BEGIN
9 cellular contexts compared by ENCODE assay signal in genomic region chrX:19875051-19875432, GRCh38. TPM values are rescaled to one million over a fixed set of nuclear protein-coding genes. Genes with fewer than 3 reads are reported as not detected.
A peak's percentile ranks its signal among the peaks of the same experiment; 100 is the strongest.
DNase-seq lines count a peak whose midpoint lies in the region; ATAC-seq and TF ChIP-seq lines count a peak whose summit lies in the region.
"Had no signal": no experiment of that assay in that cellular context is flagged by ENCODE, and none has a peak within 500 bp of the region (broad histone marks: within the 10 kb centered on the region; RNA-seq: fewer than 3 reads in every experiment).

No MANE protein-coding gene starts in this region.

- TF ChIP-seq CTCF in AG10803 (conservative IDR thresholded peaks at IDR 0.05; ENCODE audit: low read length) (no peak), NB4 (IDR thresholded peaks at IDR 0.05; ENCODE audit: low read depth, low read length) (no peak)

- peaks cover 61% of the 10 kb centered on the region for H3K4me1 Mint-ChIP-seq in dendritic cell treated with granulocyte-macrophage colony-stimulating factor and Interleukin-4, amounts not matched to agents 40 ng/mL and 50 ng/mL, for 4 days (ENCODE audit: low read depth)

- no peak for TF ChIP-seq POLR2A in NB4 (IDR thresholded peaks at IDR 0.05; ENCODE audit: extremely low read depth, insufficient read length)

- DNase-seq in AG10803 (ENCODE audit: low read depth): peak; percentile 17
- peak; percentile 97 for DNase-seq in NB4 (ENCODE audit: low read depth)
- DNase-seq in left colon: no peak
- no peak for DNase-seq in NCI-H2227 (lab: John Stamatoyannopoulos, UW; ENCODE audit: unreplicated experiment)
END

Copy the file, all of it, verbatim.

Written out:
9 cellular contexts compared by ENCODE assay signal in genomic region chrX:19875051-19875432, GRCh38. TPM values are rescaled to one million over a fixed set of nuclear protein-coding genes. Genes with fewer than 3 reads are reported as not detected.
A peak's percentile ranks its signal among the peaks of the same experiment; 100 is the strongest.
DNase-seq lines count a peak whose midpoint lies in the region; ATAC-seq and TF ChIP-seq lines count a peak whose summit lies in the region.
"Had no signal": no experiment of that assay in that cellular context is flagged by ENCODE, and none has a peak within 500 bp of the region (broad histone marks: within the 10 kb centered on the region; RNA-seq: fewer than 3 reads in every experiment).

No MANE protein-coding gene starts in this region.

- TF ChIP-seq CTCF in AG10803 (conservative IDR thresholded peaks at IDR 0.05; ENCODE audit: low read length) (no peak), NB4 (IDR thresholded peaks at IDR 0.05; ENCODE audit: low read depth, low read length) (no peak)

- peaks cover 61% of the 10 kb centered on the region for H3K4me1 Mint-ChIP-seq in dendritic cell treated with granulocyte-macrophage colony-stimulating factor and Interleukin-4, amounts not matched to agents 40 ng/mL and 50 ng/mL, for 4 days (ENCODE audit: low read depth)

- no peak for TF ChIP-seq POLR2A in NB4 (IDR thresholded peaks at IDR 0.05; ENCODE audit: extremely low read depth, insufficient read length)

- DNase-seq in AG10803 (ENCODE audit: low read depth): peak; percentile 17
- peak; percentile 97 for DNase-seq in NB4 (ENCODE audit: low read depth)
- DNase-seq in left colon: no peak
- no peak for DNase-seq in NCI-H2227 (lab: John Stamatoyannopoulos, UW; ENCODE audit: unreplicated experiment)